Domestic violence is complicated and unique in every instance. One month is never enough to cover the complexities but let’s get started here with a primer.
Are there characteristics that are common in victims?
While there may be some reasons of personal history that render someone more vulnerable to power behaviors, unless this is discussed sensitively and individually, it becomes victim blaming. For the most part, being asked to describe a “typical” victim is like identifying which tree is more likely to be hit by lightning. Lightning can strike the mighty Oak or the Weeping Willow, there is little rhyme or reason to the strike.
We can however provide a list of characteristics for the “lightning”.
Abusers operate from a need to have power and control over another. They are often jealous, critical, inconsistent, disconnected, narcissistic, insincerely repentant, and frequently portray themselves as a victim of others’ behaviors, causing them to react badly. And they are usually not these ways toward anyone other than their partner, causing observers to be confused, or worse, disbelieving when victims speak out.
Imagine this: you likely do not wear your bathrobe to work, the grocery store, or church. People who know you in these places would not recognize the version of you who wears an old, tattered bathrobe and fuzzy slippers at home.
Why would anyone be attracted to this behavior?
Abusers are manipulative, displaying charm and caring behaviors that lure partners in while masking their need for control. Abusers do not display their need for power and control in public places, nor do they start off a relationship attired on first dates in a grubby bathrobe.
Why do people stay in abusive relationships?
The courtship stage of a relationship feels good to anyone who has experienced it, not just to people who have a supposed defective partner selection. Those early glowing emotions are built upon and become foundational to healthy relationships. In abusive relationships, those feelings are often used to manipulate a victim as they try to recapture the courtship emotions and make sense of why they have been withheld and replaced by cruelty.
This shift, in relationships that become abusive, doesn’t happen suddenly it happens over time. Sometimes years, and often in barely imperceptible increments that keep the victim hopeful that the “rough patch” can be overcome.
Those who have never experienced abuse might ask, why not just leave?
A fair question, one that should be asked with concern, not judgment. A Starting Point advocate offers this analogy – if you have ever had a terrible boss did you leave the second you noticed, or did you make every effort to do a better job to please them and address the concerns? Were you even able to consider leaving for financial reasons or other circumstances that might have left you in an even more precarious situation?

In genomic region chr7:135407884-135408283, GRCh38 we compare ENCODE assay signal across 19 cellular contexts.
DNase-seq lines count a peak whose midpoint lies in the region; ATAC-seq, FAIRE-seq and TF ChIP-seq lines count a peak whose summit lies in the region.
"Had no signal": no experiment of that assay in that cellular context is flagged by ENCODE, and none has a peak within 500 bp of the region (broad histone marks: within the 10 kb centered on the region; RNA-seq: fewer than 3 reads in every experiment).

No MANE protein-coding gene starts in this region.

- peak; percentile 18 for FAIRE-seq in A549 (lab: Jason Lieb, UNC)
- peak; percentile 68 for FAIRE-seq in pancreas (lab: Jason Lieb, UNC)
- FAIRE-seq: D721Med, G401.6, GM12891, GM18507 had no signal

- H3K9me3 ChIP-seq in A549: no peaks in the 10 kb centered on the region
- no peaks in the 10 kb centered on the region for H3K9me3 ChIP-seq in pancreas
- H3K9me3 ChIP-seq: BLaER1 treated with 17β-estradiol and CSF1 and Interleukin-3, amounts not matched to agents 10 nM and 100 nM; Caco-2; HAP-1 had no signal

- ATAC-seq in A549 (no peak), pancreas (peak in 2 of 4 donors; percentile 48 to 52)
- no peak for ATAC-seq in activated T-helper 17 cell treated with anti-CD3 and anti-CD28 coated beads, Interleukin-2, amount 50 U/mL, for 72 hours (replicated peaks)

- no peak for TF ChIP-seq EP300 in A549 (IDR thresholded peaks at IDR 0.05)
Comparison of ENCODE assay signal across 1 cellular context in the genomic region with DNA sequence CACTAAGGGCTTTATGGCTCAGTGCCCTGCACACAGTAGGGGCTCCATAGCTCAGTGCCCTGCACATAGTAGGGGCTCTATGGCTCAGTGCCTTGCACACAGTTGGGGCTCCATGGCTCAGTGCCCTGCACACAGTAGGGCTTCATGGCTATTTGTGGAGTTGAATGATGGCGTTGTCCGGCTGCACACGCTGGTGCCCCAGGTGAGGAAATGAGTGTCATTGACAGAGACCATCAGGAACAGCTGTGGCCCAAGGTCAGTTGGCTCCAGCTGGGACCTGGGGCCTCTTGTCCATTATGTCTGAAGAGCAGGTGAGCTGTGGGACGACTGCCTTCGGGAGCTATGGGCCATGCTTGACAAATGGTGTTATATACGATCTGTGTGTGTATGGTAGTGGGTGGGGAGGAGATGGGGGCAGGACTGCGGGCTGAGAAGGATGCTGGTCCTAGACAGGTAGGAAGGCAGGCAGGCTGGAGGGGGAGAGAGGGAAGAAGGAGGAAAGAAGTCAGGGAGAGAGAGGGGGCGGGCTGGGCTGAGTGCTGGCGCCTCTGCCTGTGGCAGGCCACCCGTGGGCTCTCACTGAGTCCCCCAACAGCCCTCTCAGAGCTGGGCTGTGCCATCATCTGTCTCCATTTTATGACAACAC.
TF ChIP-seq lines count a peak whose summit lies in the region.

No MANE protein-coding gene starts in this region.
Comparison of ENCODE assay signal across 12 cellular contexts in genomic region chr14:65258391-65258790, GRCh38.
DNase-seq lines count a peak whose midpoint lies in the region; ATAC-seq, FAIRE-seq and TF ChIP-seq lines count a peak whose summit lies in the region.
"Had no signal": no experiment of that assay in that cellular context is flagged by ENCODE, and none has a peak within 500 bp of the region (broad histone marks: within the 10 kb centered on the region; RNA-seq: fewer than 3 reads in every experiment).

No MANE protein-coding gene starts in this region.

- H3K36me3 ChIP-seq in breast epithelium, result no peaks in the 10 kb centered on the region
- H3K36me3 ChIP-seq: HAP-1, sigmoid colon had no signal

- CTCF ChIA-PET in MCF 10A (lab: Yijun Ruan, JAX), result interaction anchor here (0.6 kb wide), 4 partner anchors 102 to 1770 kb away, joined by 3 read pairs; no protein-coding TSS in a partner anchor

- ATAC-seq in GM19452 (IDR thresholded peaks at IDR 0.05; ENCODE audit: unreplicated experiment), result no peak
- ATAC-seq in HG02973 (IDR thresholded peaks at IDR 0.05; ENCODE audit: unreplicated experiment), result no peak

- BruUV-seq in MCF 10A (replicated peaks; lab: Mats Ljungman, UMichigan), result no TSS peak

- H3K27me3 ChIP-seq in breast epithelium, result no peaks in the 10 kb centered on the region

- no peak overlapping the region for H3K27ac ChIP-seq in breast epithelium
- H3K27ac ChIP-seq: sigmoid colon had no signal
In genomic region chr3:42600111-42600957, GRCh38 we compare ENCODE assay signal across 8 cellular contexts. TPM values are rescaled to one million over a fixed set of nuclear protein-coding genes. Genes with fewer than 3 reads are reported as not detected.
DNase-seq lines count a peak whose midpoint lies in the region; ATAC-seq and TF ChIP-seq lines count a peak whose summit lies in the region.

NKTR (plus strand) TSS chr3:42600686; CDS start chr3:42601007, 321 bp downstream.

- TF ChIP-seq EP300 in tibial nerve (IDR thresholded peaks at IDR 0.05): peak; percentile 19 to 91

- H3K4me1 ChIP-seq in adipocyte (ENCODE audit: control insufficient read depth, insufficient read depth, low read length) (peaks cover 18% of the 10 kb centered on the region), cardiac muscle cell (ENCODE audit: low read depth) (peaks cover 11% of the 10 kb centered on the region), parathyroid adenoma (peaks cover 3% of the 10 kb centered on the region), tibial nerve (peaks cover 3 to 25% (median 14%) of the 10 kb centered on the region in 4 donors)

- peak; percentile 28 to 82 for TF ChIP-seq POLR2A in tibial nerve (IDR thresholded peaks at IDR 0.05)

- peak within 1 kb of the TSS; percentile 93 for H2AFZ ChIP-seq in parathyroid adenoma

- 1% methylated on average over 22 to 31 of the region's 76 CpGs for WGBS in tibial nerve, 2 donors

Relationships are not jobs or shouldn’t be, but they do require work and most of us go in knowing this, willing and taught to keep trying. Some are taught to keep trying even when there is evidence that “trying” does not work. Once abuse has become a pattern it can affect brain chemistry and diminish one’s agency in a way that makes trying to fix it an obsession and leaving the relationship even more difficult.
Are some people “prone” to abusive relationships? Do they have learned helplessness? No. Not the kind that is rationally understood anyways.
There are literally 100s of reasons a victim might not leave that run the spectrum from love to fear. The root cause though is likely the trauma itself, or the pattern trauma causes in the brain. Trauma alters brain chemistry and can keep one in a loop of unhealthy behaviors, including staying in an abusive relationship.
In layman’s terms, trauma shuts down the frontal cortex, the thinking part of the brain, and operates through the part of the brain that signals flight, fight, or freeze responses, all necessary responses for survival. Because the brain has memory muscle, trauma creates a very active survival force, one necessary to survive but one that can be a barrier to thriving. We know a lot about this from veterans of war, whose brain chemistry when compared to a survivor of interpersonal violence is the same. (Let’s pause on that for a moment…a brain that has experienced the atrocity of war has similar patterns to one that has experienced domestic violence.)
Trauma causes an inability for the victim to regulate, creating emotional imbalance and a lack of agency. Add this cocktail to memories of the courtship, a time of elation, and to a list of logistics that make leaving problematic and we have a person who is not prone to abusive relationships but is stuck in an abusive relationship cycle. One who has likely done a great deal of work to survive and tried countless times to leave.
Why is leaving so dangerous for the victim? How does a victim regain agency and heal from trauma? What causes someone to behave abusively? Why is verbal and emotional abuse considered as lethal as physical abuse? Can abusers change? …???
You see, even a primer on domestic violence is complex, leaving us with even more questions.
For more information call or email [email protected]. Or even better – join us on October 13 for our volunteer training presentation (see more about volunteer training below).
Conway Office: 603.447.2494
PO Box 1972, Conway, NH 03818
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